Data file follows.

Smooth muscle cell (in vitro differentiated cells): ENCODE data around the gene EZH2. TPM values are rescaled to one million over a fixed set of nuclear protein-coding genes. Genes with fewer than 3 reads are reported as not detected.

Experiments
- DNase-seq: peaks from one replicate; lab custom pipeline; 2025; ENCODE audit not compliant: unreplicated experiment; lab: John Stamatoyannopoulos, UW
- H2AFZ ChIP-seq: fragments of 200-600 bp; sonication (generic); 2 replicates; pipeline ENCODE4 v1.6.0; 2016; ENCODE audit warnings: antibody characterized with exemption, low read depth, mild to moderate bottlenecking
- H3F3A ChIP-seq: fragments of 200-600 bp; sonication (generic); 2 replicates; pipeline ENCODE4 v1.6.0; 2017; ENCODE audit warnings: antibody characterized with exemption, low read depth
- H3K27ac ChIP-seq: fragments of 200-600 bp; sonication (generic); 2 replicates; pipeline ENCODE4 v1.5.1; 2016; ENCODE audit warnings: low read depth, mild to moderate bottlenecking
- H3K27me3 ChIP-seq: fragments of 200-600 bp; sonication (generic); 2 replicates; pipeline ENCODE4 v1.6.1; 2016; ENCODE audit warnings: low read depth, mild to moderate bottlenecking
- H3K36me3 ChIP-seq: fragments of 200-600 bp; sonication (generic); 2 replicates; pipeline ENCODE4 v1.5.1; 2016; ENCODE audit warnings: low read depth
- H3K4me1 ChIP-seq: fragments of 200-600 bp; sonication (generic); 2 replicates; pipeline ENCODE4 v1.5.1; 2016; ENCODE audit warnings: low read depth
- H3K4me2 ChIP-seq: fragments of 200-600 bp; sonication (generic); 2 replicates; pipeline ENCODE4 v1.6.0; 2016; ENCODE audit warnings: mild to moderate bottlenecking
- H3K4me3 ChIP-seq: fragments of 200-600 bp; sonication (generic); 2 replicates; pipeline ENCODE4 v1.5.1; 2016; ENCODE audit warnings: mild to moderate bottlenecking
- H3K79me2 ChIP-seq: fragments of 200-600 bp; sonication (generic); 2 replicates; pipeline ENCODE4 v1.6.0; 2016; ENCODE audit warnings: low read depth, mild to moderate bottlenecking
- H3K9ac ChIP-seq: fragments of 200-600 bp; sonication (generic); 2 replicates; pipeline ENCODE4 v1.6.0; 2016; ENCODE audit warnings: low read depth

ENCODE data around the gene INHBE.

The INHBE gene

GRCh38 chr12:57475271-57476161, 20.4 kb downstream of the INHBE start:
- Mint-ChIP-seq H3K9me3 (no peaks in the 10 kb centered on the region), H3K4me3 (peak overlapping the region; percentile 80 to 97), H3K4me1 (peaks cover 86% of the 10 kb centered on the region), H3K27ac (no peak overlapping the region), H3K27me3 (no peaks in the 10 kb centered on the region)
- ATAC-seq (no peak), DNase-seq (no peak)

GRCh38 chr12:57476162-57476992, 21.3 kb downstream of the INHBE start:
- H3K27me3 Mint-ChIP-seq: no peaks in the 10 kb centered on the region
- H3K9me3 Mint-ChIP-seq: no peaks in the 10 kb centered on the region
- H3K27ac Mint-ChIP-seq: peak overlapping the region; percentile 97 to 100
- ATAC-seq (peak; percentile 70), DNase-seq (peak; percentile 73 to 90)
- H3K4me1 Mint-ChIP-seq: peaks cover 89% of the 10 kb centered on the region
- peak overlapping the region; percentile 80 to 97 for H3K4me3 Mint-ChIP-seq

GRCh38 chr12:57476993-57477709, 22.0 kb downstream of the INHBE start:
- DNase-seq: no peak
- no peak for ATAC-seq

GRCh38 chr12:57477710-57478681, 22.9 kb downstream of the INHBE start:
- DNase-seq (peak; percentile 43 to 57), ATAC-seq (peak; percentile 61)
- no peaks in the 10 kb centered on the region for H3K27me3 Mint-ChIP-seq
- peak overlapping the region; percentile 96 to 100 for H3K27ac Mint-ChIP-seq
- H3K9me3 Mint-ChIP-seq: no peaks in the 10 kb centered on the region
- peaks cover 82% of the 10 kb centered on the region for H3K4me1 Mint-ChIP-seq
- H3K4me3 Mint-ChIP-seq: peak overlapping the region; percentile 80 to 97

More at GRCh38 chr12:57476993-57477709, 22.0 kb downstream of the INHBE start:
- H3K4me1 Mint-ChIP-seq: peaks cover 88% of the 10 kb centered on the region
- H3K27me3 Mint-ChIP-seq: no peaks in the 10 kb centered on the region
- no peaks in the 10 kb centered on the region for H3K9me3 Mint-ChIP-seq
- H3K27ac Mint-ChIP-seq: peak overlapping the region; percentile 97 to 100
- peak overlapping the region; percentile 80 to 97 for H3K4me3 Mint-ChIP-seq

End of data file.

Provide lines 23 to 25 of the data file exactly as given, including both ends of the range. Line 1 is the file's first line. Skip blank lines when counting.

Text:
- ATAC-seq (peak; percentile 70), DNase-seq (peak; percentile 73 to 90)
- H3K4me1 Mint-ChIP-seq: peaks cover 89% of the 10 kb centered on the region
- peak overlapping the region; percentile 80 to 97 for H3K4me3 Mint-ChIP-seq